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Paul Copcutt

Walter, some nice observations. If you are going to have an online presence then proactive management of it is a must.

I do see clients with no managed online presence still have successful careers - being hired purely by results and reputation. But then the online score does not factor in - I am guessing the hiring managers in those cases fall in to the 21%.

I am sure we will see that number dwindle by the month!

Just my toonies worth!

Walter Akana

Hi Paul! Thanks for your terrific feedback and for your perspective. You’re right that many people are successful without a self-managed online presence – and many will continue to be so without it!

Still, as you point out, the trend is the other way, especially as indicated in the data reported in Execunet, CareerBuilder, and Microsoft studies. As well, in my work, I’m running across a lot of potential “digital immigrants” who are beginning to see the need for increasing their visibility, yet need support to start and make the transition. And it looks like this will be a growing trend as we witness the convergence of personal brand, career success, and web presence.

See ya soon!


Hi Walter,

Thanks for a thoughtful post. In particular, I like the point that "reputation exists by virtue of a public life." In the past, this meant volunteering for a board or being a member of the Chamber of Commerce or local Rotary. With social media, the ways that our reputation can spread is expanded, so that we never have to leave the comfort of our office or home to become known to a large group of people.

As you point out, this is a double edged sword. The capability to become known online exists and people expect you to use it! Or risk becoming a nobody.

I agree with both you and Paul that there are professionals who do just fine without an online presence. What they lack in a reputation online, I'm guessing they make up for in miles of experience on the job with many clients/colleagues. But the real question is, if you have at your disposal tools to help accelerate the spreading of your brand, why wouldn't you use them?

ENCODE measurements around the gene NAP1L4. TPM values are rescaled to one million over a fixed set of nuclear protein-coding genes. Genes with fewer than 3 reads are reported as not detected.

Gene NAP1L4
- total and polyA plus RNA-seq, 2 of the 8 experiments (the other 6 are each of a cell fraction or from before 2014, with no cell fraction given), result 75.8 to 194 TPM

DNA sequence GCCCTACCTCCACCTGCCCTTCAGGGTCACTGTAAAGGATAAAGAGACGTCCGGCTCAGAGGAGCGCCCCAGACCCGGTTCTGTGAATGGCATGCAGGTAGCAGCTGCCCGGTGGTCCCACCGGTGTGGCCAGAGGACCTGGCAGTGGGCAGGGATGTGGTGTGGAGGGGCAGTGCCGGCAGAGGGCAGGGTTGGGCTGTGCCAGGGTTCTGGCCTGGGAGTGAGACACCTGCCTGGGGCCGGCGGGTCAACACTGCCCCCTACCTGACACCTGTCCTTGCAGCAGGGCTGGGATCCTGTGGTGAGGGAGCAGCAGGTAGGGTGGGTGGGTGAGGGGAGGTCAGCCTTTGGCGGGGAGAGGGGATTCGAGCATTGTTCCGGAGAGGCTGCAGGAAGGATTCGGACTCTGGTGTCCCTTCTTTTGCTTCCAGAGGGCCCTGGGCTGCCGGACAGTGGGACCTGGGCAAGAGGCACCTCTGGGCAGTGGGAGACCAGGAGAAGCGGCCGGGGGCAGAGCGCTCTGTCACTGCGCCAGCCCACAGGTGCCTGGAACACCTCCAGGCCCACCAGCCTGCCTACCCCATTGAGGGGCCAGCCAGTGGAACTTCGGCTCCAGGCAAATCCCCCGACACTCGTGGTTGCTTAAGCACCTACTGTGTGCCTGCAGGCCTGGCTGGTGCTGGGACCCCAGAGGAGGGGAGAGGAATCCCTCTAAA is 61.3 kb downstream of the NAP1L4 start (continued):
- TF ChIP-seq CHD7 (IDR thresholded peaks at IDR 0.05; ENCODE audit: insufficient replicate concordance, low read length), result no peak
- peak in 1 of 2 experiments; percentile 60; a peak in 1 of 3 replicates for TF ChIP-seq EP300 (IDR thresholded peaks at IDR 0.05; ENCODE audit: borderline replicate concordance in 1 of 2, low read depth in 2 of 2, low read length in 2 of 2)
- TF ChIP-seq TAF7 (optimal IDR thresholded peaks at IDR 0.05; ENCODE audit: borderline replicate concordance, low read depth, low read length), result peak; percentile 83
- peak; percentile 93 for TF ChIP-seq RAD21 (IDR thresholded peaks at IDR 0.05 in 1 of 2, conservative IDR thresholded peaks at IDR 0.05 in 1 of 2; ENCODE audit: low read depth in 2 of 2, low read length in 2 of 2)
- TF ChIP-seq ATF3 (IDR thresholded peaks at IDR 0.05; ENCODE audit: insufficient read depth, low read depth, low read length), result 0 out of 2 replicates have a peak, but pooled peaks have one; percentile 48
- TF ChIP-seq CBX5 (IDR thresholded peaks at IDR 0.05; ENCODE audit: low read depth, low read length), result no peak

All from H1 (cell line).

Love the Chris Brogan post that you point to. Especially the part about being confident. Chris didn't say this outright but I interpret this as being confident that you have something to offer to others. Several of the commenters talk about being yourself when meeting others. This is no small task, as it requires someone to be comfortable in their own skin, no matter who they encounter.

Thanks again for framing this topic so clearly.

Walter Akana

Hi Carol!

Thanks for your thoughtful comments. You’ve sparked for me the thought of just how much the context for success has evolved, and how much more aware and proactive we need to be in managing our personal success.

Indeed, while we’ve not typically framed our community activities as a “public life,” it has been exactly those community activities that raised our visibility and fueled our reputations. While we may have realized these activities were key, we didn’t necessarily give it a lot of thought. Reputation was almost incidental. And as Paul has pointed out, there are many successful people who continue to enjoy wonderful reputations not because they pursue it, but as a by-product of what they give to their communities.

Still, in 1997, when Tom Peters introduced the term “personal brand,” he ushered in an era of proactive career and reputation management. In fact, in his landmark article, “The Brand Called You,” he clearly laid out the role of individual responsibility for gaining credibility and visibility in an emerging free agent world. This changed everything, expanding the awareness of one’s brand/reputation and making maintenance of it more intentional – and expected!